When I was in elementary and middle school my dad would occasionally forbid me to attend a sleepover at a friend's house and he wouldn't tell me why. I remember thinking this is PERSECUTION (!!!!) because, like most young girls, I LIVED for sleepovers, Disney movies and chatting into the wee hours of the morning in a homemade fort of pillows, sheets and old pilly blankets.
: Fast forward 1.5 decades :
Scene: One day my Dad and I were having lunch in California, a rarity since I'd left home in 2007. We were splitting a sandwich, sharing a salad and bag of Sea Salt potato chips at our favorite deli. I was a few years out of college and home visiting my family when the conversation turned to my nomadic lifestyle, country hopping and moving every nine months.
Me: "I'm fed up. I just want a normal life. I want a careerrrrrr dammit! (fist slams down on the table) I want to see my friends on the weekends, go to BBQ's and put some roots down. I'm losing touch with my people because I'm not here, and it's getting harder and harder to pack up and go."
Dad: (Quiet for a moment). "Do you remember when I wouldn't let you go to each and every (eye roll) sleepover when you were young?"
Me: "Ummm..... random, ya. But I never knew why when you did say no. I just thought you were being a jerk."
Dad: "I said no to loads of parents for no reason whatsoever. Well, there was one simple reason. Too many children get what they want when they want it and they don't learn to appreciate what they have or the adventures they are lucky enough to experience. Had I let you go to every party, sleepover, and God knows what else, you would not have coped well when things didn't go your way. And guess what? Life doesn't go the way you want it to a lot of the time. You say you want a 'normal' life, but how many people would chop of their pinky to experience a year in your shoes, galloping around the globe with your husband? The grass is greener where you water it, Erica. You won't always get your way, so make the best of it while you can. You have the choice to be happy or not."
Once I shook off my annoyance that he simply said "NO" to keep me from being a spoiled only child, I mulled over the words. Dad didn't want me to grow up thinking I was special, entitled, or deserved to get whatever I wanted on a silver platter. I was simply astounded at the success of his parenting style, even if it was difficult for him to execute when I was an irresistible eight year begging to go to _______ 's house, bake cookies and watch Beauty and the Beast. Because, the reality is, I wasn't a spoiled child and didn't ever feel entitled to anything. I grew up incredibly appreciative and was taught to enjoy life's simple pleasures.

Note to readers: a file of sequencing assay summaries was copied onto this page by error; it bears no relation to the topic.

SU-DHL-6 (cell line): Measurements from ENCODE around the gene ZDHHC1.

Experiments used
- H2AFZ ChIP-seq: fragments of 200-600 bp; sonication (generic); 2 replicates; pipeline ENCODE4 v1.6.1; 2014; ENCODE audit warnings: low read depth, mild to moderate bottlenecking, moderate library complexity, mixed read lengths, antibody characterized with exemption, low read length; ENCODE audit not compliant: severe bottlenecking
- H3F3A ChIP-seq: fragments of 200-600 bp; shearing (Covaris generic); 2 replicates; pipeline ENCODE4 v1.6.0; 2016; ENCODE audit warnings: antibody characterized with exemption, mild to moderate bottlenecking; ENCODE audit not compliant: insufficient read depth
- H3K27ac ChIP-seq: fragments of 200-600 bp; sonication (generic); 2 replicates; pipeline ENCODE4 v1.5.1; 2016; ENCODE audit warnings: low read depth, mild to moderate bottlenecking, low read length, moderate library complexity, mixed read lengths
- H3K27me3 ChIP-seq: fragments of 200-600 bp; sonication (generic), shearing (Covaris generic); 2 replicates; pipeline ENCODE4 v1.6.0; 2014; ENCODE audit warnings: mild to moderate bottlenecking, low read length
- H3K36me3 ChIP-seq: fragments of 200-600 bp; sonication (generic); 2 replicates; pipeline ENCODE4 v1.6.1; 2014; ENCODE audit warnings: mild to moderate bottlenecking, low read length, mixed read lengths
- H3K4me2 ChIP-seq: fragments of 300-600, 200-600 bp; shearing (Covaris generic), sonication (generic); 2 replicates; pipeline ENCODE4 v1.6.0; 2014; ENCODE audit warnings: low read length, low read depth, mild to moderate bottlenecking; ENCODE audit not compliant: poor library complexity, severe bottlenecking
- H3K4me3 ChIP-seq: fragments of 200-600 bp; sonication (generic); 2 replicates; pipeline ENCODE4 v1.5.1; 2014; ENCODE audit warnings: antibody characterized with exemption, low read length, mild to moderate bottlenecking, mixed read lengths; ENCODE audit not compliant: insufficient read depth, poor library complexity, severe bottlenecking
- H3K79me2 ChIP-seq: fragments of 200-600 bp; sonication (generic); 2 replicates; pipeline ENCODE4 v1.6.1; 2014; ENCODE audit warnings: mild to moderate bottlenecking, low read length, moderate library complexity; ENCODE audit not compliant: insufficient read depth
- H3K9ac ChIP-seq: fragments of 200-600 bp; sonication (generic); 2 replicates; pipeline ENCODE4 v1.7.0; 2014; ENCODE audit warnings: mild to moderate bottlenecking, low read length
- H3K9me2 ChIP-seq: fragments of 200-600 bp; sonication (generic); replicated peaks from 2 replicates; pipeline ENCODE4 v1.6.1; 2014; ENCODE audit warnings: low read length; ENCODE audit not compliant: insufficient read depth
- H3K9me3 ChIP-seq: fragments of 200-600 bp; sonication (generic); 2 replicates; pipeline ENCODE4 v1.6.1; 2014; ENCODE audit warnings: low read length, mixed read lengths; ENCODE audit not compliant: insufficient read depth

With practice, I had a better attitude. I welcomed my hectic life more gracefully, and moving every nine months became a challenge rather than a chore. I complained less and counted my blessings more. They say "practice makes perfect," but in my case, practice just made me happier and feel more fulfilled. I took more risks and was more open to what the universe might have in store for me, and I was rewarded ten fold.
Moral of the story: I believe in the importance of making yourself do things you don't want to do, things that might even make you uncomfortable. I believe in the power of change, evolution and not always getting your way.
I've started to implement an open circle discussion in my Sunday night Restorative Yoga class. I give the floor to my students for a few minutes, and it's 100% their time to do or say whatever they want, free from judgements.
I've seen so many yogis have an aversion to these circle discussion. I can see it in their eyes: I'm here to do YOGA, not make eye contact with a room full of strangers. It's something that most people don't want to do, and it makes them uncomfortable and/or feel vulnerable. I can see the tension start to permeate through their expressions, their jaws tighten, eye downcast.... Please don't make me participate...
Please don't make me participate.
I've loved seeing my students express how they feel to a room full of strangers, sharing the good and the not so good. We've laughed and cried together on more than one occasion. No, it's not easy.... but guess what? Life isn't easy either. Baby steps, day by day. I can only hope that with each passing day my student's confidence will continue to grow.
Yoga isn't just about the asanas after all. Sometimes you need to open up, branch out and try something new to reveal who you are and what you need from your life.
Yo, I'm Erica
I'm Erica: a globe trotting Pinterest addict, sushi enthusiast, craft beer drinker, yogini, wife and mum.... not in that order.